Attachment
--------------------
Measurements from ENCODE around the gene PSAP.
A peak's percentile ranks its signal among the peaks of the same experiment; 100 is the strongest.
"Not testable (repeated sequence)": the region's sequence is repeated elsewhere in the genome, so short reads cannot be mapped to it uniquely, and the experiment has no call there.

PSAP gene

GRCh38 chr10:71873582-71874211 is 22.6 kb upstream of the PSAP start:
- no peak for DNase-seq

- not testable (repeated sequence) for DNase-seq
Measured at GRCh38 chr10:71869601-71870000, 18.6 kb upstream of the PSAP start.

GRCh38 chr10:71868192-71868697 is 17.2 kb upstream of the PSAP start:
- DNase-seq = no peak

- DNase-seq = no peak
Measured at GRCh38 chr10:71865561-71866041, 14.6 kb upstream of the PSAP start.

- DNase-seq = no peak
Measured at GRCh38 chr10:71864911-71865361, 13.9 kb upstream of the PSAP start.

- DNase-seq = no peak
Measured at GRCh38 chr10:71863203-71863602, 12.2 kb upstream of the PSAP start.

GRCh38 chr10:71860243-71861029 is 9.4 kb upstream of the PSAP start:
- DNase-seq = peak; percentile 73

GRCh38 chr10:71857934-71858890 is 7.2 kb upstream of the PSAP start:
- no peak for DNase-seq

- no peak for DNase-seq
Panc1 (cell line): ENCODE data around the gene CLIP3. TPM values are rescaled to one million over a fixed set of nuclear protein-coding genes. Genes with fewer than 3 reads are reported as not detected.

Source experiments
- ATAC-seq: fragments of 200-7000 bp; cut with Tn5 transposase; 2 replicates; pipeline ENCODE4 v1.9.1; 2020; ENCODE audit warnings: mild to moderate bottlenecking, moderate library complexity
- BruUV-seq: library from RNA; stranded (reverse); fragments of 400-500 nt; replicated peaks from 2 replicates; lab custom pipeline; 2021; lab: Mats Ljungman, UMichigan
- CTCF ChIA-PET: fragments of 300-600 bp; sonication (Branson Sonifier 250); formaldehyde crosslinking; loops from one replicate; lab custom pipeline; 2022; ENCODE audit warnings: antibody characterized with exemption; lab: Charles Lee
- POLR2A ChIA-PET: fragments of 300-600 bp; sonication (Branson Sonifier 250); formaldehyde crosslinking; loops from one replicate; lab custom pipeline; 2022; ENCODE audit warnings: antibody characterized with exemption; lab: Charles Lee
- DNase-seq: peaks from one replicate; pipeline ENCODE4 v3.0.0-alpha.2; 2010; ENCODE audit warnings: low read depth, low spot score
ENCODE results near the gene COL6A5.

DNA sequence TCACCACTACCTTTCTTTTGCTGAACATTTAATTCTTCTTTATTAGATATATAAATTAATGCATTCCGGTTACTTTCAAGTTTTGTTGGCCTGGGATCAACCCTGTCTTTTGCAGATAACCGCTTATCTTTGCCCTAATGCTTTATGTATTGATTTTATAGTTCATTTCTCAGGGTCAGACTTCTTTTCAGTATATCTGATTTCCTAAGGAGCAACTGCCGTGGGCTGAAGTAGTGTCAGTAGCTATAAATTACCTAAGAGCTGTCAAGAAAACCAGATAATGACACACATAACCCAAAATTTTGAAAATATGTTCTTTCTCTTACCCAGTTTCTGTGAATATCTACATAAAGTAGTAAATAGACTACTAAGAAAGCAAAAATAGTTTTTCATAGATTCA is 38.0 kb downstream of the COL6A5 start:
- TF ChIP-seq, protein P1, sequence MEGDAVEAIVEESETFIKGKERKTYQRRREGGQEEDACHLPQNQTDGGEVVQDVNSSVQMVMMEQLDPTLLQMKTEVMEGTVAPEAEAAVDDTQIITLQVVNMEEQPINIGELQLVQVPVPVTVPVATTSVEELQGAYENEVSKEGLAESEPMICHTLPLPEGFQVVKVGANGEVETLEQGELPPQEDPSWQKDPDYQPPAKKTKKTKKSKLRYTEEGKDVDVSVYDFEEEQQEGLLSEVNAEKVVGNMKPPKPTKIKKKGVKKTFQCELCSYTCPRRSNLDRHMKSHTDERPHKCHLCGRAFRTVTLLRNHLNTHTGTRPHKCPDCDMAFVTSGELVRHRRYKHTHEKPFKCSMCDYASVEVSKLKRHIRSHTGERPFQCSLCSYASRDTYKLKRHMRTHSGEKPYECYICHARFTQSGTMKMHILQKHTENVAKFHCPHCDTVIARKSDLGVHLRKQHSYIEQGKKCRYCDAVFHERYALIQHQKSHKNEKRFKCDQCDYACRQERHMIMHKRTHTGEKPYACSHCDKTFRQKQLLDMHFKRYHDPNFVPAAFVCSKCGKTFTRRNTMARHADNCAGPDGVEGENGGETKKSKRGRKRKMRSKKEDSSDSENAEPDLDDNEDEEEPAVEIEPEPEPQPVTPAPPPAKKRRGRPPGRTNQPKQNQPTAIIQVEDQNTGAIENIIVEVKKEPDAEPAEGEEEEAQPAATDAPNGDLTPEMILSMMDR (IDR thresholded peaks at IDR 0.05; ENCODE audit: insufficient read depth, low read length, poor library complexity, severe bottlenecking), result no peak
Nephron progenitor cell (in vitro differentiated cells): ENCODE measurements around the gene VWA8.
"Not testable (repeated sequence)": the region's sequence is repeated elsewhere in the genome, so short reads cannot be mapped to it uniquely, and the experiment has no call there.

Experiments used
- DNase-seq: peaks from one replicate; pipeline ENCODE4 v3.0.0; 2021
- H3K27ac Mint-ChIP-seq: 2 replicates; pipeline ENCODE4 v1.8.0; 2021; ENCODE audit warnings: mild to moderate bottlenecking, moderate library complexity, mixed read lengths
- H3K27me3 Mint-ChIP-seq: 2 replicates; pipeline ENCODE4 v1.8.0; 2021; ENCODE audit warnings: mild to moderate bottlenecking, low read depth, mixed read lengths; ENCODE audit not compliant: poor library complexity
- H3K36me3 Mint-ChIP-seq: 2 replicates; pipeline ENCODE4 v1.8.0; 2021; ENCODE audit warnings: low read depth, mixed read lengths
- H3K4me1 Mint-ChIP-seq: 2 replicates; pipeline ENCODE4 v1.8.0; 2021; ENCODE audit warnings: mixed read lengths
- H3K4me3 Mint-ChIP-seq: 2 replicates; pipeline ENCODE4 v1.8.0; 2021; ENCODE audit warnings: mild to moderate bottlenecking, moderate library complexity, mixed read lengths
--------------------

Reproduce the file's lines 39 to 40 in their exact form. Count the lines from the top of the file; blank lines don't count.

- H3K4me1 Mint-ChIP-seq: 2 replicates; pipeline ENCODE4 v1.8.0; 2021; ENCODE audit warnings: mixed read lengths
- H3K4me3 Mint-ChIP-seq: 2 replicates; pipeline ENCODE4 v1.8.0; 2021; ENCODE audit warnings: mild to moderate bottlenecking, moderate library complexity, mixed read lengths